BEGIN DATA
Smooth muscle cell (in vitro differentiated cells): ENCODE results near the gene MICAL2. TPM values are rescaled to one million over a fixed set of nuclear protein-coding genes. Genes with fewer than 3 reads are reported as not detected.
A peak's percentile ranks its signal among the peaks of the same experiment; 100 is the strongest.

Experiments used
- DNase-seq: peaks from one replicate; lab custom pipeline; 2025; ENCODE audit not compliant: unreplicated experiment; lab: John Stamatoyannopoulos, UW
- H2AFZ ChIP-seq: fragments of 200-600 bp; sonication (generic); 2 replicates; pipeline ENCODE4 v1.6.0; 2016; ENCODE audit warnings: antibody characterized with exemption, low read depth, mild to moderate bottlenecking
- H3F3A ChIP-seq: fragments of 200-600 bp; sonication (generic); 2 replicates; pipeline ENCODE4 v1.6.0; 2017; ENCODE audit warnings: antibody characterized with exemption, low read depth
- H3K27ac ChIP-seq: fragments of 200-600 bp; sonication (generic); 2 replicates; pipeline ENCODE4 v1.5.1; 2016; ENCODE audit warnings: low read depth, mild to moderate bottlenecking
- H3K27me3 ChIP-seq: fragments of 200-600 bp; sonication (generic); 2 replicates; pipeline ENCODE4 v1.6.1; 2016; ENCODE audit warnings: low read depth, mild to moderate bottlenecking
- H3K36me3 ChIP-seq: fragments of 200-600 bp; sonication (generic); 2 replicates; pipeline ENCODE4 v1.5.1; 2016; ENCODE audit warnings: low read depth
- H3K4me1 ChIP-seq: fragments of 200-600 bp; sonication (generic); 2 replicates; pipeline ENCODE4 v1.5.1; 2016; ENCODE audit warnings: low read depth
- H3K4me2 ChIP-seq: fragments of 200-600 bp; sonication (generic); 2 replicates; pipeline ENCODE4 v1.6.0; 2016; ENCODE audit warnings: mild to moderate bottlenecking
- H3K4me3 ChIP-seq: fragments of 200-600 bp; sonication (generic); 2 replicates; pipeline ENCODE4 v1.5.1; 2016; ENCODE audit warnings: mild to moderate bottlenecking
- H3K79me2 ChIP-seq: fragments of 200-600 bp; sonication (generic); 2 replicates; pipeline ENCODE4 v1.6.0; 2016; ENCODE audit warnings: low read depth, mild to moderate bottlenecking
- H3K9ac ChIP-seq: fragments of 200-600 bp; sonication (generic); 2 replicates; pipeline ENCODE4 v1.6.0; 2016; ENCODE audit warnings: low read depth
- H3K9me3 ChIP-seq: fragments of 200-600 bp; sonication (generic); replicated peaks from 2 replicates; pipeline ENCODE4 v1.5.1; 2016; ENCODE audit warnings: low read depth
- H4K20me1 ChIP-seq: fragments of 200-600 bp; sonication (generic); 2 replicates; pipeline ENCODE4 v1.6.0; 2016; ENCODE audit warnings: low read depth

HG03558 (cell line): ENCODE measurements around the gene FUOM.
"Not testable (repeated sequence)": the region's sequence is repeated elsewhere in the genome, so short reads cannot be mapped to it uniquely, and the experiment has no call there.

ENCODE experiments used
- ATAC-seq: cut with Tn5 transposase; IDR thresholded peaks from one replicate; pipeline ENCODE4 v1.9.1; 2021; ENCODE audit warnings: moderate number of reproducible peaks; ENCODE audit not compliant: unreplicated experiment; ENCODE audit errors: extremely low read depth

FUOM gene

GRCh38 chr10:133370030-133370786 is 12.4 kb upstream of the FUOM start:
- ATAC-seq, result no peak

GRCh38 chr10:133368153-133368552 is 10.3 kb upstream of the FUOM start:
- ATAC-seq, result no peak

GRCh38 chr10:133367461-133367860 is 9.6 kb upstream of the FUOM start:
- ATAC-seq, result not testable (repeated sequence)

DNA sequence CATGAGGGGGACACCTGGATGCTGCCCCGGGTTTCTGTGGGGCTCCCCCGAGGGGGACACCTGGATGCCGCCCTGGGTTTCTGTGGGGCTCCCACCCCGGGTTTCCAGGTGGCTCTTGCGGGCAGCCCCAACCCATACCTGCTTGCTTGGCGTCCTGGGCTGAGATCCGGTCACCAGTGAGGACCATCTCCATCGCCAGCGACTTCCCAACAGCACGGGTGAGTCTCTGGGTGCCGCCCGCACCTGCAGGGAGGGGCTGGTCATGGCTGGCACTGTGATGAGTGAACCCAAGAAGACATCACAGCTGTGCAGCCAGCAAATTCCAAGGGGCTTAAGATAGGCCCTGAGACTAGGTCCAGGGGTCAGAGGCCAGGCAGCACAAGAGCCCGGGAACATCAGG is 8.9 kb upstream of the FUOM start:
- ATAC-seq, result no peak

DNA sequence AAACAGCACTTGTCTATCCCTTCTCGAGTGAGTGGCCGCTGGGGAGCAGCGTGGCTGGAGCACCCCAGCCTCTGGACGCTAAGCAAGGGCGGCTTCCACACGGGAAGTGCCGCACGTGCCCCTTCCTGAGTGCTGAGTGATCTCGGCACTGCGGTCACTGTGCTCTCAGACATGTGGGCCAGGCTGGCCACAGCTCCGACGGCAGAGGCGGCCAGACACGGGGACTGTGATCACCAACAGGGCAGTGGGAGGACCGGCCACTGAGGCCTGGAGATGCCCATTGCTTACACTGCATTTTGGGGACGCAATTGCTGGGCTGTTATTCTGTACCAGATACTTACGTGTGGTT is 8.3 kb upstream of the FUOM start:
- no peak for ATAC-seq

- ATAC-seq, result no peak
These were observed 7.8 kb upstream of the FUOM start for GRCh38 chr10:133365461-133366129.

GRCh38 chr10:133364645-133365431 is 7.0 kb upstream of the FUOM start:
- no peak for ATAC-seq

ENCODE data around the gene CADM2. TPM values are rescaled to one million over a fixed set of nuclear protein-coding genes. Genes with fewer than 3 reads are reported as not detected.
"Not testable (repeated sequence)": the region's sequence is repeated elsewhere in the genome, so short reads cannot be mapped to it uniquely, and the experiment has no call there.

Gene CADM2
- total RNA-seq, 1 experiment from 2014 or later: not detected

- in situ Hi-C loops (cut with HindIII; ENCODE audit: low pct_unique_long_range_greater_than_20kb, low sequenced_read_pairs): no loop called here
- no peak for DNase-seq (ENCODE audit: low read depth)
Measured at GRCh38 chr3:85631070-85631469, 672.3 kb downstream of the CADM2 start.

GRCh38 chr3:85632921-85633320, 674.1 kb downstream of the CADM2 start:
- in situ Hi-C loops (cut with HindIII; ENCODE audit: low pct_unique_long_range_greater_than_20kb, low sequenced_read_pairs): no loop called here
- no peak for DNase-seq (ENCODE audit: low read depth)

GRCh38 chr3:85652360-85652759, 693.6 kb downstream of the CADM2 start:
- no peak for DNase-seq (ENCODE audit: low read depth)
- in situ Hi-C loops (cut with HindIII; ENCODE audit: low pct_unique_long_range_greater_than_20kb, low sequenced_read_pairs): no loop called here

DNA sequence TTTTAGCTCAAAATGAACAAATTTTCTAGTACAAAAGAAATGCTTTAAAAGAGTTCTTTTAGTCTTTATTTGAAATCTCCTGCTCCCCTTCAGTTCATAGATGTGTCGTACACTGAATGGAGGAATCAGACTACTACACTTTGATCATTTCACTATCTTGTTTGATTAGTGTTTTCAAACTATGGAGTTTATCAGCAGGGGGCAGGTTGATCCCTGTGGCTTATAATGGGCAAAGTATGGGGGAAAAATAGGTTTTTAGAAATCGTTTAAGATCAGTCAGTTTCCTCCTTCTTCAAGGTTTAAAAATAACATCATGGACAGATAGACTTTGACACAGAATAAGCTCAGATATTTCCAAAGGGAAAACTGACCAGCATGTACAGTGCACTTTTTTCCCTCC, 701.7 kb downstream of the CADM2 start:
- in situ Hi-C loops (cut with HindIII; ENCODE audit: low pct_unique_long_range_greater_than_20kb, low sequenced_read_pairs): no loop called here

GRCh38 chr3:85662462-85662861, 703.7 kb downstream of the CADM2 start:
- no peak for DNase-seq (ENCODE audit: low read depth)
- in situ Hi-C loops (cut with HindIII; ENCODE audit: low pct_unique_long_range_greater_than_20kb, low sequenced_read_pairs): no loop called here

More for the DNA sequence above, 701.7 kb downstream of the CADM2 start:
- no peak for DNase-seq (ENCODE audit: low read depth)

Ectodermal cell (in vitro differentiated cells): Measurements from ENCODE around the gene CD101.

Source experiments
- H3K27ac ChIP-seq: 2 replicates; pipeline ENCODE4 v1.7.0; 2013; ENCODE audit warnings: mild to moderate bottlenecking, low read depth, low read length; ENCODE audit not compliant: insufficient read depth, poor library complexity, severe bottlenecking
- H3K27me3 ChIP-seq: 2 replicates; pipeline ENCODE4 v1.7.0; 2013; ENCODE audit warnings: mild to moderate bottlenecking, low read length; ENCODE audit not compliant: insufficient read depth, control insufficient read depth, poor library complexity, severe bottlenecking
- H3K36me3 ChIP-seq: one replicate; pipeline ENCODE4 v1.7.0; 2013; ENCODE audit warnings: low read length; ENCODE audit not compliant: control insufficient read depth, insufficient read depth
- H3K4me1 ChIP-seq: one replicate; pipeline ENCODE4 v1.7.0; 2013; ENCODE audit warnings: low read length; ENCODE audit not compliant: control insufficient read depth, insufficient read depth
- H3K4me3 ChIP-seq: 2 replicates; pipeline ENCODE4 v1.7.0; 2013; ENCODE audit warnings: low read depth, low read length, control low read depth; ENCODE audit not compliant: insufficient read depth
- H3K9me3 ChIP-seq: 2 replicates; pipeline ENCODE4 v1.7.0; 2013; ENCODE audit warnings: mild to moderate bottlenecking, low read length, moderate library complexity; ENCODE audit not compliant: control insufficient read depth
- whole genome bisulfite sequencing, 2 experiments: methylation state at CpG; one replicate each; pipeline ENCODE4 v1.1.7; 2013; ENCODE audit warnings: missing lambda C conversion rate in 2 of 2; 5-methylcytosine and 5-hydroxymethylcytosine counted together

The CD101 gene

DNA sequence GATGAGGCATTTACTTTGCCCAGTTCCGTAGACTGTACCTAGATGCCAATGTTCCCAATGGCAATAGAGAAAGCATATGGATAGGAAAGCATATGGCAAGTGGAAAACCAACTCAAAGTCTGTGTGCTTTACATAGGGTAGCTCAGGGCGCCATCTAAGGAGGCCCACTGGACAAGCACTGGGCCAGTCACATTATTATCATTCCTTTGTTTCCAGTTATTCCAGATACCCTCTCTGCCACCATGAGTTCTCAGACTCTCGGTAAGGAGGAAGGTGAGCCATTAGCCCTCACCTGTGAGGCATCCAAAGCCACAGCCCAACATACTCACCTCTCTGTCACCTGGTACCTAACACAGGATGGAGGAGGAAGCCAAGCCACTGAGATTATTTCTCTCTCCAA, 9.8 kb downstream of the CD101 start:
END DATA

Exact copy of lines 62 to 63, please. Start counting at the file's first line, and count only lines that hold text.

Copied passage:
- H3K4me3 ChIP-seq: 2 replicates; pipeline ENCODE4 v1.7.0; 2013; ENCODE audit warnings: low read depth, low read length, control low read depth; ENCODE audit not compliant: insufficient read depth
- H3K9me3 ChIP-seq: 2 replicates; pipeline ENCODE4 v1.7.0; 2013; ENCODE audit warnings: mild to moderate bottlenecking, low read length, moderate library complexity; ENCODE audit not compliant: control insufficient read depth